Auditing Section Research Summaries Space

A Database of Auditing Research - Building Bridges with Practice

This is a public Custom Hive  public

research summary

    The Impact of Nonaudit Service Fee Levels on Investors’ P...
    research summary posted May 7, 2012 by The Auditing Section, last edited May 25, 2012, tagged 04.0 Independence and Ethics, 04.03 Non-Audit Services 
    The Impact of Nonaudit Service Fee Levels on Investors’ Perception of Auditor Independence
    Practical Implications:

    The results of this study are important to both investors and regulators.  For investors, the results may highlight that, despite the presence of non-audit fees, it is possible that the audit firm may be independent in fact.  For standard setters, the study sheds some light on how the public perception of the external auditor as an independent professional, given the levels of nonaudit fees, plays a vital role in the success of the financial markets even when the auditor is independent in fact.  The study also has implications to auditors and clients who might be motivated to change the levels of nonaudit services and/or fees given investors’ negative reactions to them. 


    Davis, S. M. and D. Hollie. 2008. The Impact of Nonaudit Service Fee Levels on Investors’ Perception of Auditor Independence. Behavioral Research in Accounting 20 (1): 31-44.

    auditor independence; nonaudit fee ratios; disclosure; investor perception; market efficiency
    Purpose of the Study:

    Since the passage of the Sarbanes-Oxley Act of 2002 there has been a substantial increase in the level of scrutiny over auditor independence. Specifically, one of the provisions of the legislation prohibits audit firms from providing certain non-audit services to their audit clients. The main purpose of this provision is to increase investor perception of auditor independence by reducing the potential conflicts of interest between auditors and their clients.  Prior research on the impact of nonaudit services fees on the appearance of auditor independence has produced mixed findings.  However, prior research has not focused on the level of fee ratios (nonaudit fees to total fees).  The current study examines the effects of non-audit fee ratios on investor perception of auditor independence and on market behavior.  Below are the specific objectives that the authors address in their study:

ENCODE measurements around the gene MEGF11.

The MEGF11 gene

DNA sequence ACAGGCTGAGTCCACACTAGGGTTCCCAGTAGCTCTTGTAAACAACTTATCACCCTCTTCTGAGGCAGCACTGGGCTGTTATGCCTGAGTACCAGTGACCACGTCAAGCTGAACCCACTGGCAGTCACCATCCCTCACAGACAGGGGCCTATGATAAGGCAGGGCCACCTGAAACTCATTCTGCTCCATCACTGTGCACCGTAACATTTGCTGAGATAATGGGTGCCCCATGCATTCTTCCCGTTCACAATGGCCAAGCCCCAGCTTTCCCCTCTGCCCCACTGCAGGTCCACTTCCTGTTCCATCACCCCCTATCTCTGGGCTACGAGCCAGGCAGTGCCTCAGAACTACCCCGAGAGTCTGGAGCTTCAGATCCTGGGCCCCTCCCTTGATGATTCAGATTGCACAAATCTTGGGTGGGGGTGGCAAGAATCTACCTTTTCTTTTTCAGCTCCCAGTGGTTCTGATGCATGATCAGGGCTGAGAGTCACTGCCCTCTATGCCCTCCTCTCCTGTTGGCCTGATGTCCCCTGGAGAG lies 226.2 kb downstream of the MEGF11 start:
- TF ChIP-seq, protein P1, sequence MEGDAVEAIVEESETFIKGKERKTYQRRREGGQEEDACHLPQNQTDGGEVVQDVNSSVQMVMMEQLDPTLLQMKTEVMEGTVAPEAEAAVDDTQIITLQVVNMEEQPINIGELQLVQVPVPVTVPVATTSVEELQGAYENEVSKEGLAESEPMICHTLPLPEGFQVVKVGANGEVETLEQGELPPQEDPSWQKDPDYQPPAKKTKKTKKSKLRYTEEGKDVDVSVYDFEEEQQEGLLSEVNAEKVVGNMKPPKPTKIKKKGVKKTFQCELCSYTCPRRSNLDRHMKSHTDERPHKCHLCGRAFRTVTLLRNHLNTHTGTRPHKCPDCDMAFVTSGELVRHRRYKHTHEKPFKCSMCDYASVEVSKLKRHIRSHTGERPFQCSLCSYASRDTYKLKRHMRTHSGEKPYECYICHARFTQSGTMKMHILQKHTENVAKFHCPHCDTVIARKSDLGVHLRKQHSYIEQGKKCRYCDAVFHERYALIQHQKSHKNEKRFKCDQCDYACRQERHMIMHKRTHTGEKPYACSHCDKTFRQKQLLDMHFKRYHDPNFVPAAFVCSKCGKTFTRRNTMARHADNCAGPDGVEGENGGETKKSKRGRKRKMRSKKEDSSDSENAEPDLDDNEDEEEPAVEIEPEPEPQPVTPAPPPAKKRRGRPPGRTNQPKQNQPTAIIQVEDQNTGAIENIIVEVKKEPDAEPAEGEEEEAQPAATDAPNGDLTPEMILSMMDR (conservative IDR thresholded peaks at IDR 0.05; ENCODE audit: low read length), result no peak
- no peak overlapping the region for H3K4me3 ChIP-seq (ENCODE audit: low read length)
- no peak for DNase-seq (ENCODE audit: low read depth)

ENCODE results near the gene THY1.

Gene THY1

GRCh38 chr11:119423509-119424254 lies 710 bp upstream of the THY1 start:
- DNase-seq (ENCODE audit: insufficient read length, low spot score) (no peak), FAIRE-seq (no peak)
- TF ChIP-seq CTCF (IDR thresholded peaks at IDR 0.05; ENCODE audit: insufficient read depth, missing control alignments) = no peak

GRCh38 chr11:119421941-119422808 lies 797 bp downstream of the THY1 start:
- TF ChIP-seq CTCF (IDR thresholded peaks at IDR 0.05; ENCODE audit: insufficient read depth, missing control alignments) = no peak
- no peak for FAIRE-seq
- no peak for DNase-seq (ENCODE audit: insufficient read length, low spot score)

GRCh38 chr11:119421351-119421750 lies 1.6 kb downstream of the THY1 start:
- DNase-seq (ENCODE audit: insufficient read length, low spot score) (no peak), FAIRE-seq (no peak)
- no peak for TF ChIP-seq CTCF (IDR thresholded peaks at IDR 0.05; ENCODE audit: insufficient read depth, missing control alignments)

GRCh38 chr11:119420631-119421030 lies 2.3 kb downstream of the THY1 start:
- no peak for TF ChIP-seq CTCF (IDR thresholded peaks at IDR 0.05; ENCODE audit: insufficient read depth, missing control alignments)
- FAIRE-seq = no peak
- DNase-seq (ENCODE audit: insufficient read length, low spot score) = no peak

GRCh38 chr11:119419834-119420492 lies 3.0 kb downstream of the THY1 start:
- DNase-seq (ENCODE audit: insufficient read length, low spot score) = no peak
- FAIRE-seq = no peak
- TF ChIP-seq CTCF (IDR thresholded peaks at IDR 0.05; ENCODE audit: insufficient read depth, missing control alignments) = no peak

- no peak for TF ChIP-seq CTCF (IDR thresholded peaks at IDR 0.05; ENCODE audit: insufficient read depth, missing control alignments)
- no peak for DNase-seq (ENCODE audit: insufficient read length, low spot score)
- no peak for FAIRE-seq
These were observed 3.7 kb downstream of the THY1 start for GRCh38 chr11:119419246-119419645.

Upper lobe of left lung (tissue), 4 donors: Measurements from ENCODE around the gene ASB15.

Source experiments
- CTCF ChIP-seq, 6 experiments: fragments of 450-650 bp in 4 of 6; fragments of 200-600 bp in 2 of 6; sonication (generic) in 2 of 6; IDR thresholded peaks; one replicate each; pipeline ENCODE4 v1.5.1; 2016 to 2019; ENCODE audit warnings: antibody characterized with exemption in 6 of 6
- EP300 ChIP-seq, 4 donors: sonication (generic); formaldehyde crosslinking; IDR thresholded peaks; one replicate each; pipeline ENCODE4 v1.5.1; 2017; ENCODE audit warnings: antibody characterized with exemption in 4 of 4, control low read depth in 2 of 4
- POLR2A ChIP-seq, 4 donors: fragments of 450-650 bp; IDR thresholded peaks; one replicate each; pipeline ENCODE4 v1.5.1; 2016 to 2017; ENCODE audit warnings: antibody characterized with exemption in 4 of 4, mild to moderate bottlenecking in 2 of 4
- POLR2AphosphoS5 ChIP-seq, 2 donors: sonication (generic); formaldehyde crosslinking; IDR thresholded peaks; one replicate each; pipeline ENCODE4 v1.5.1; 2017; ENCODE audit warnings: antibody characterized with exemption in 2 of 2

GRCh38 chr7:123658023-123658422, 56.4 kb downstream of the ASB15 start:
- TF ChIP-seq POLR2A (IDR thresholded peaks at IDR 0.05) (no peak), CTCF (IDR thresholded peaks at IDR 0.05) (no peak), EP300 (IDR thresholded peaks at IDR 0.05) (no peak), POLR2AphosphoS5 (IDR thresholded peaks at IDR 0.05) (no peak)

• Examine the effect of various fee ratios (nonaudit fees to total fees) on investors’ assessment of auditor independence and market outcomes.
    • Examine whether investor perception of auditor independence differs as the fee ratio increases.
    • Examine whether investor’s pricing errors (i.e., the price paid less the stated value) increase as the fee ratio increases. 
    Design/Method/ Approach:

    The authors collected their evidence via an investor trading experiment involving 48 MBA students.  Participants are assigned the role of an investor and are provided with an auditor’s report detailing an estimate of the value of an asset in question, as well as a ratio of their non-audit fees compared to total audit fees.  The nonaudit fee ratio varies across participants and is either 0, 25, 50, or 75 percent.  Investors read a statement explaining SEC concerns about non-audit fees and then make a judgment about their belief that the auditor is biased/unbiased and an indication of their confidence level in this judgment. Investors then provide a best estimate of their belief of the asset value and begin trading shares of the company. Data collection was performed prior to 2008.

    • The disclosure of nonaudit fees reduces the accuracy of investor perception of auditor independence.
    • Even when the auditor is independent in fact, investors perceive that independence is compromised when nonaudit fees are disclosed.
    • The magnitude of nonaudit fees to total fees matters.  Investors are more inclined to perceive that independence is impaired as the fee ratio increases.
    • Investors have higher asset pricing errors, thus, lower market efficiency, as the fee ratio increases.
    • Investor perceptions of auditor independence decline and market outcomes are less efficient as the nonaudit fee ratio increases (i.e., from 0% to 25% to 50%), but both become constant when the level of nonaudit fees equals or exceeds total fees (i.e., at the 50% and 75% ratio). 
    Independence & Ethics
    Non-audit Services
    home button